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Arafat's Death Still A Mystery

The official investigation into the death of Yasser Arafat failed to determine what killed the longtime Palestinian leader, Palestinian Prime Minister Ahmed Qureia said Wednesday.

Meanwhile, in a sweep through West Bank towns, Israeli forces, some disguised as vegetable vendors and others using an alleged terrorist's mother to draw the man out, arrested six Palestinians.

The army said those arrested included a 14-year-old boy allegedly coerced by militants into becoming a suicide bomber and a senior Hamas fugitive who has been on the run for eight years.

Israel security forces were on high alert for Thursday's Yom Kippur, the holiest day of the Jewish calendar, when borders close, streets empty of traffic and Jews fast, pray and ask for forgiveness.

Qureia said the special committee that led the investigation would publish the results, along with a report by the French doctors who treated Arafat.

"French and Palestinian doctors who treated the martyred brother found that medicine could not find the disease which infected Arafat, neither viruses, nor germs, nor AIDS, nor bacteria," Qureia said.

He said the file would remain open for further investigation.

Arafat died in a French hospital on Nov. 11, 2004, after a two-week illness. His wife, Suha, refused an autopsy.

Rumors have swirled that Arafat died of AIDS or was poisoned by Israel. Israel denies the allegation.

Arafat's medical records were leaked to reporters last month. An investigation of these records by independent doctors also was inconclusive.

The records showed that Arafat died of a massive stroke after suffering intestinal inflammation, jaundice and a blood condition.

But the records were inconclusive about the causes of the blood condition, known as disseminated intravascular coagulation, or DIC. The condition has numerous causes ranging from infections to colitis to liver disease.

In one of the West Bank arrests, in the Hebron-area town of Dahariya, troops brought a fugitive's mother to call on him to surrender. When he came out of his hideout, he was forced to strip to show he hadn't strapped explosives to his body.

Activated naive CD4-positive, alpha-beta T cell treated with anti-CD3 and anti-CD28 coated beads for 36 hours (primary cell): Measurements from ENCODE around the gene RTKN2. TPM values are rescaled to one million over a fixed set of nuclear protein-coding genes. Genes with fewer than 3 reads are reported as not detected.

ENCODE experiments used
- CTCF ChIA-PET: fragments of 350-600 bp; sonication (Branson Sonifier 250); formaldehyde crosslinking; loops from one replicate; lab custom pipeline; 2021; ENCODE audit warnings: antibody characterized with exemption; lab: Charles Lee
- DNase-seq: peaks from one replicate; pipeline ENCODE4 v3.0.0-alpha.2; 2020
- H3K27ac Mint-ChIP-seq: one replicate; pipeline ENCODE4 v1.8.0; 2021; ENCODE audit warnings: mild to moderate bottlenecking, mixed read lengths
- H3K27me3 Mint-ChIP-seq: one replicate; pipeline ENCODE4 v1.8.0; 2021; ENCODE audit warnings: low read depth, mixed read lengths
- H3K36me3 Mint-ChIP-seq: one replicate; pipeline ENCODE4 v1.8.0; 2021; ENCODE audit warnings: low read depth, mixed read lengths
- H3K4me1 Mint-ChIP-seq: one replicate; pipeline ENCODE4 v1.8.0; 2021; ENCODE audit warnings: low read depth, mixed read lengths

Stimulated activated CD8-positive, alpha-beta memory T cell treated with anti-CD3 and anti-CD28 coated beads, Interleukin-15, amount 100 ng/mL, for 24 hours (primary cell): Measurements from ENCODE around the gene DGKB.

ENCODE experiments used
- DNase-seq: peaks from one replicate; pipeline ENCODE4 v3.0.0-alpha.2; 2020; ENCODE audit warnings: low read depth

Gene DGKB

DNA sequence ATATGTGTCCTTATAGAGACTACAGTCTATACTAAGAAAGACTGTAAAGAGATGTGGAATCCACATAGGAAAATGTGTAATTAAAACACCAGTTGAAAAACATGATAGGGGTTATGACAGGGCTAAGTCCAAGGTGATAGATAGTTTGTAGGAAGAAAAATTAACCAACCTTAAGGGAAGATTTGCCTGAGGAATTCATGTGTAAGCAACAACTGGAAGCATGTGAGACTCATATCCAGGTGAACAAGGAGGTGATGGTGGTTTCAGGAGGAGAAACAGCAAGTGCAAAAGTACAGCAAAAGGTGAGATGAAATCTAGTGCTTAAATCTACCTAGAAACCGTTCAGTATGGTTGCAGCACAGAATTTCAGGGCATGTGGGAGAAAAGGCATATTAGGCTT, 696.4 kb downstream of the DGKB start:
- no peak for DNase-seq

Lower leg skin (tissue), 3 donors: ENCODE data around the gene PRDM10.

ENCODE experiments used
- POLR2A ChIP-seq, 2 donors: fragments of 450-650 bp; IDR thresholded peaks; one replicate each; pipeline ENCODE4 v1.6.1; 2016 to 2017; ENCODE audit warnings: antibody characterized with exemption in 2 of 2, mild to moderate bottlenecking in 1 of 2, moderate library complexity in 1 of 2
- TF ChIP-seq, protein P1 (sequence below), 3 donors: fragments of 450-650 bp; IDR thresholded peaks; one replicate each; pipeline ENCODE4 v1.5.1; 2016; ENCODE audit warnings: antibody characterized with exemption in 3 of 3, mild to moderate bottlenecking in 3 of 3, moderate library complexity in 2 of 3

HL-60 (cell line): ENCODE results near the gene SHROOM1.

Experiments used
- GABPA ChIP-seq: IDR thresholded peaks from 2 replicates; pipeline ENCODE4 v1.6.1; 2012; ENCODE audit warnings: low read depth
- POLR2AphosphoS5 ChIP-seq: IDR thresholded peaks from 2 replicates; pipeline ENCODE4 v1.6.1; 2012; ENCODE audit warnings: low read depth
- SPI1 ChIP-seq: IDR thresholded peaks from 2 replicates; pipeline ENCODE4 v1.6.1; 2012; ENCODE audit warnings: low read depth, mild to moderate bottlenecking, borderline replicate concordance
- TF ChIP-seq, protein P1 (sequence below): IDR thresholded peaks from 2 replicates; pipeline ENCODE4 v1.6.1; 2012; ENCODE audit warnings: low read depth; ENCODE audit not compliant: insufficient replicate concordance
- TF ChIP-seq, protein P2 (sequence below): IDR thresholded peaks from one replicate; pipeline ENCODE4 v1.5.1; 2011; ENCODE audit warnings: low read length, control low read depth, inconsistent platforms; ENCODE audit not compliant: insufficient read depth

The Israeli army said Wednesday it had arrested a 14-year-old Palestinian boy who told his interrogators that militants from the Al-Aqsa Martyrs' Brigades — a militant group with ties to Palestinian leader Mahmoud Abbas' Fatah movement — pressured him to carry out a suicide bombing after he quarreled with his father.

The teenager said the militants threatened to kill him and distribute a statement claiming he was a collaborator with Israel if he didn't carry out their orders, the army said.

Jamal Tirawi, an Al Aqsa commander who allegedly recruited the boy, disputed the Israeli account.

Tirawi said the boy, whom he identified as Salah al Jitan, is 17 and came to his group volunteering to carry out an attack. Al Aqsa refused the request because the boy is the only son in his family, Tirawi said. "The Israelis are liars," he said.

At 14, the boy would have been one of the youngest suicide bombers during five years of conflict. Militant groups have increasingly turned to youths to carry out attacks in recent years because teenagers are likely to raise less suspicion with the army.

In the West Bank village of Tsurif, Israeli undercover forces — some disguised as vegetable vendors — on Tuesday arrested Ibrahim Ighnimat, a Hamas militant accused of being involved in suicide bombings and shooting attacks dating back to 1995.

The army has been hunting for Ighnimat, 47, since 1997. The army and the Shin Bet have spent years collecting information about Ighnimat, considered to be the spiritual leader and last link in the Hamas group's Tsurif cell, said Lt. Col. David Kimchi, commander of the operation. For several days before the arrest, troops followed Ighnimat and learned his daily routine, he said.

The "vegetable vendors" were used to get forces into the town — considered to be one of the more hostile in the Hebron area, Kimchi said. Once they had Ighnimat in their sights, the forces informed the other troops about some changes that had to be made in their game-plan.

When the troops arrived at the house, Ighnimat was sitting in the yard, and tried to flee but was arrested almost immediately, Kimchi said, adding that the fugitive had repeatedly evaded arrest in the past.

Ighnimat is linked to a suicide bombing in 1997 in which three Israelis were killed, four shooting attacks and the kidnapping and killing of an Israeli soldier, the army said.

Meanwhile, in Dahariya, a town southwest of Hebron, troops surrounded a house early Wednesday, calling on Hamas fugitive Haitham Battat to surrender. Battat has been wanted for several weeks in connection with a suicide bombing in Beersheba in May.

Troops called on a loudspeaker for Battat to surrender, the army said, and a gunbattle erupted. Bulldozers began demolishing the home, and Battat's mother was brought in to call for him to surrender. Shouting into the loudspeaker, Battat's mother told him she loves him. Five minutes later the fugitive left the house with his hands up. Troops ordered him to strip.

Battat's mother embraced him before he walked over to troops, who gave him white plastic overalls and arrested him. The army said he handed over an assault rifle upon arrest.

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